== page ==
Sonic outbursts continued in the concluding allegretto with a beginning toccata that was played on top of the strings, often without vibrato, and with solid foundation playing from pianist Lars Vogt. The intangible themes cried out from both instruments, sometimes shrilly, sometimes with surprisingly powerful playing but always under impeccable control. A few in the small Weill audience were seen to lose interest or were simply overwhelmed, but many (perhaps some violinists?) were entranced by the provocative performance, and gave the duo a standing ovation.

Mozart’s F Major Sonata, K. 377, followed the Bartok and was oil on troubled waters. Smiles appeared in the audience as the familiar music unfolded with swirling scales from Mr. Vogt and appropriately fast tempos. It was an outsized reading throughout, and in the variations of the andante each version had a different character, and Mr. Tetzlaff deftly conveyed a slow dance and then rich tone in the charming theme.

Beethoven’s C minor Sonata (Op. 30, No. 2) opened the program with strong instrumental contrasts and outsized, if often clipped, phrases. Mr. Tetzlaff’s subtle control of dynamics was especially present in the lovely adagio where every register of his violin sounded pure, and intonation dead on. At one point he stroked twice across all four strings with the backside of his hand, producing a beguiling chordal effect. The chirpy scherzo led to a concluding allegro presto of substantial momentum, where color and articulation from Mr. Vogt took a back seat to often raw but exciting “middle period” Beethoven playing.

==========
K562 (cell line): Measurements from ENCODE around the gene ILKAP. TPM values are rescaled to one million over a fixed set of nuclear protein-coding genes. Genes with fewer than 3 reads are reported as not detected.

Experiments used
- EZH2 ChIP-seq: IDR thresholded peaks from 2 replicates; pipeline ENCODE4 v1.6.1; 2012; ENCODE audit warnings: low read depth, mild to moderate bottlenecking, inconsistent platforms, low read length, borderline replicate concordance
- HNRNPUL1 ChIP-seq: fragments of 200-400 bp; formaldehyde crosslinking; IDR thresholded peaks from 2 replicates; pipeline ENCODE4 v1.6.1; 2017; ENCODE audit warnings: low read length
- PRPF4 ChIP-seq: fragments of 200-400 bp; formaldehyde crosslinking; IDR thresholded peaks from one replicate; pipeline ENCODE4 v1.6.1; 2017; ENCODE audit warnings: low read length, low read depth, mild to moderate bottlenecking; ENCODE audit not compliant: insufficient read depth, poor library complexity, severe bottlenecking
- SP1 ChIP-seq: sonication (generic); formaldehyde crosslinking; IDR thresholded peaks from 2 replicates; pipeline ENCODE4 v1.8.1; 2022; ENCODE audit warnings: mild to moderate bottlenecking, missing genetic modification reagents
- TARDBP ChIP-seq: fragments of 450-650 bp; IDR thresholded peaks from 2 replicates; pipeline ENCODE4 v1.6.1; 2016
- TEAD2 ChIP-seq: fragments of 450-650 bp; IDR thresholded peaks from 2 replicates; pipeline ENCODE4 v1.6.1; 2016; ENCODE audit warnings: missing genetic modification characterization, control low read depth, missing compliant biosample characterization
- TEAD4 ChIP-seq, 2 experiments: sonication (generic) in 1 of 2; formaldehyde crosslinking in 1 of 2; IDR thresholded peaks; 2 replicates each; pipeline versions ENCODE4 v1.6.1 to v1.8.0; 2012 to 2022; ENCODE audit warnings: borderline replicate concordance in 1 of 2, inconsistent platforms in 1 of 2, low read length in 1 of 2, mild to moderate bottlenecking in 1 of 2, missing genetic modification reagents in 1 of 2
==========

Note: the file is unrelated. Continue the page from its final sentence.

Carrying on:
Schubert’s brilliant B Minor Rondo (D. 895) ended the program in heated salonstücke romp that was lengthy and repetitive, as Schubert often is, but also brought the audience again to its feet in applause.

The one encore was a special choice, the Ballada from Janácek’s 1913 Violin Sonata. Here Mr. Tetzlaff and Mr. Vogt explored the fluid chromatic runs with deliberate tempos and a long line that produced for the first time during the evening’s recital calming and shimmering effects. This was ensemble playing of a high order.

In some ways the selected works were a curious mix, neither for connoisseurs nor the gallery. But there was no mistaking Mr. Tetzlaff’s singular achievement and consummate command.